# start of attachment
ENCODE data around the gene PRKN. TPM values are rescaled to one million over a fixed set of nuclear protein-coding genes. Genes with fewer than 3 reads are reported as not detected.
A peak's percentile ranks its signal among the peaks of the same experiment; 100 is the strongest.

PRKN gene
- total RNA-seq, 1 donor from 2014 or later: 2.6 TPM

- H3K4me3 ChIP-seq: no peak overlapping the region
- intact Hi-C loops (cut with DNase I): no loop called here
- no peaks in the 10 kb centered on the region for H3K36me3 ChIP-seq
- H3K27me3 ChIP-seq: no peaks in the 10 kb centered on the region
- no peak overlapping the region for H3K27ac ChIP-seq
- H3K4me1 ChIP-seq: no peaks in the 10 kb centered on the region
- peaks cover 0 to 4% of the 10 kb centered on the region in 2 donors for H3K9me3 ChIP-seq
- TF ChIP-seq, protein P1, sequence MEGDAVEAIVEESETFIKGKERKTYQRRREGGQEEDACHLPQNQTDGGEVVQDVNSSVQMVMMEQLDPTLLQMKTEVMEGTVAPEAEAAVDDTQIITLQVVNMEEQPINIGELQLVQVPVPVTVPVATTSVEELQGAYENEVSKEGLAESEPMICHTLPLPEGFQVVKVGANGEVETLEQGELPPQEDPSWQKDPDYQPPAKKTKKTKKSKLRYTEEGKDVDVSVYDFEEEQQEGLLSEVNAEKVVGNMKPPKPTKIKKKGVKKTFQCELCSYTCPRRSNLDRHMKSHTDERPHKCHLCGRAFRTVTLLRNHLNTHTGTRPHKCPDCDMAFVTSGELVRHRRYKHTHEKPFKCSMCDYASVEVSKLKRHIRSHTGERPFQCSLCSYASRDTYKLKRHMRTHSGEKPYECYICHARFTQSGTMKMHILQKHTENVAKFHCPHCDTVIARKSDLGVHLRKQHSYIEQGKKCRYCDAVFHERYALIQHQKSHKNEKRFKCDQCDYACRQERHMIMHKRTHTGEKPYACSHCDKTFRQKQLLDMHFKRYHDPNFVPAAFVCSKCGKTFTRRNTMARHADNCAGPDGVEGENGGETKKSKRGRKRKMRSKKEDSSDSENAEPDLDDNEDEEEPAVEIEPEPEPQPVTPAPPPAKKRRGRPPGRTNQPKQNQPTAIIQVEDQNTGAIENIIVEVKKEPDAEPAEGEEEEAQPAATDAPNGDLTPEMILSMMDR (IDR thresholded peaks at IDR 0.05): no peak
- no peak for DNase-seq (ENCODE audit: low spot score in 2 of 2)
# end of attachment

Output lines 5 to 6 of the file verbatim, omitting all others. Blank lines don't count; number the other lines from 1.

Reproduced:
- H3K4me3 ChIP-seq: no peak overlapping the region
- intact Hi-C loops (cut with DNase I): no loop called here